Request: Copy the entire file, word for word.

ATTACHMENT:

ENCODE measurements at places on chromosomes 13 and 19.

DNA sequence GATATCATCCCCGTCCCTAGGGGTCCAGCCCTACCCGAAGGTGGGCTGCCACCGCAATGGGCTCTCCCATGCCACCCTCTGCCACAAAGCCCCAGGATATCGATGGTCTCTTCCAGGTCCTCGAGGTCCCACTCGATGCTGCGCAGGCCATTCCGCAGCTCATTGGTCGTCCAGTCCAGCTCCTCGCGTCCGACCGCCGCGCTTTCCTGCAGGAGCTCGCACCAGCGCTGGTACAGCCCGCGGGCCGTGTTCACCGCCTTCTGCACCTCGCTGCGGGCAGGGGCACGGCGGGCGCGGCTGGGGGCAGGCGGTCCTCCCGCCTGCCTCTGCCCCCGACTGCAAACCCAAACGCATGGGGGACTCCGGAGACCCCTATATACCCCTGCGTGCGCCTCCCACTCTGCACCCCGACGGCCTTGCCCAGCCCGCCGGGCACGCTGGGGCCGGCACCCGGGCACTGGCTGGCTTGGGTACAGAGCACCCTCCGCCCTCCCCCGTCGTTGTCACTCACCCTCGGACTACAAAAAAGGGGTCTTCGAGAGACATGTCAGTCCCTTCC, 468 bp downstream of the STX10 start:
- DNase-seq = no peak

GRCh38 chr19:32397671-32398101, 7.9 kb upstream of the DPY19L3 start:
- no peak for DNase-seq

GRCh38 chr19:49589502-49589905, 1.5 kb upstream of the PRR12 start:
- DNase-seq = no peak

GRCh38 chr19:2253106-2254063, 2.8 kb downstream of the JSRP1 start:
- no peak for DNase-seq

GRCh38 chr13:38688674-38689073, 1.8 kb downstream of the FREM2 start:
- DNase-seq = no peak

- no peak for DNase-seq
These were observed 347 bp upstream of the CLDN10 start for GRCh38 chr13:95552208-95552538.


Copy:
ENCODE measurements at places on chromosomes 13 and 19.

DNA sequence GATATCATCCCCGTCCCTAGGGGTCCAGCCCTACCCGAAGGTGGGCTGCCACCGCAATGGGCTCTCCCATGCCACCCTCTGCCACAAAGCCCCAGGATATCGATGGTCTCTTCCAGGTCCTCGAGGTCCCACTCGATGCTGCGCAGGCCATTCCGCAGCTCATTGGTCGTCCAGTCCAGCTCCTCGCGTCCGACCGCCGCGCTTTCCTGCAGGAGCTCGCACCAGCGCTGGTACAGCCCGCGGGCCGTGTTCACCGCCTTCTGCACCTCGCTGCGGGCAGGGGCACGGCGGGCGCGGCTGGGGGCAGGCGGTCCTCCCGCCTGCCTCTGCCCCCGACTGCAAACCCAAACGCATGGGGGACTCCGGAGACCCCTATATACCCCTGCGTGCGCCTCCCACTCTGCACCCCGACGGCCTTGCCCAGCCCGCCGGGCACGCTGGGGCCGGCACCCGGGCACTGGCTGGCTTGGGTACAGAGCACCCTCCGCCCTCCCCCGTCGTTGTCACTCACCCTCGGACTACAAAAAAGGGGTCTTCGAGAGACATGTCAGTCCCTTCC, 468 bp downstream of the STX10 start:
- DNase-seq = no peak

GRCh38 chr19:32397671-32398101, 7.9 kb upstream of the DPY19L3 start:
- no peak for DNase-seq

GRCh38 chr19:49589502-49589905, 1.5 kb upstream of the PRR12 start:
- DNase-seq = no peak

GRCh38 chr19:2253106-2254063, 2.8 kb downstream of the JSRP1 start:
- no peak for DNase-seq

GRCh38 chr13:38688674-38689073, 1.8 kb downstream of the FREM2 start:
- DNase-seq = no peak

- no peak for DNase-seq
These were observed 347 bp upstream of the CLDN10 start for GRCh38 chr13:95552208-95552538.